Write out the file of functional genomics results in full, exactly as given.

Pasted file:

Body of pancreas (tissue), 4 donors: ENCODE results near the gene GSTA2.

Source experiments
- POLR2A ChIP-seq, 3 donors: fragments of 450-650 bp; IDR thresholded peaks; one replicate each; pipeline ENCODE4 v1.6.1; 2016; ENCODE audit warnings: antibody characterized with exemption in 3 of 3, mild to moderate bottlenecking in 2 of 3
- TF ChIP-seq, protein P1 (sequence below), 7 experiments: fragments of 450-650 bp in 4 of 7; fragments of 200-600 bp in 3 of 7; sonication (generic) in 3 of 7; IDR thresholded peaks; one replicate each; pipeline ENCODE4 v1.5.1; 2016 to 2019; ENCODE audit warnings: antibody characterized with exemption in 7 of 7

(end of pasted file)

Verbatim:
Body of pancreas (tissue), 4 donors: ENCODE results near the gene GSTA2.

Source experiments
- POLR2A ChIP-seq, 3 donors: fragments of 450-650 bp; IDR thresholded peaks; one replicate each; pipeline ENCODE4 v1.6.1; 2016; ENCODE audit warnings: antibody characterized with exemption in 3 of 3, mild to moderate bottlenecking in 2 of 3
- TF ChIP-seq, protein P1 (sequence below), 7 experiments: fragments of 450-650 bp in 4 of 7; fragments of 200-600 bp in 3 of 7; sonication (generic) in 3 of 7; IDR thresholded peaks; one replicate each; pipeline ENCODE4 v1.5.1; 2016 to 2019; ENCODE audit warnings: antibody characterized with exemption in 7 of 7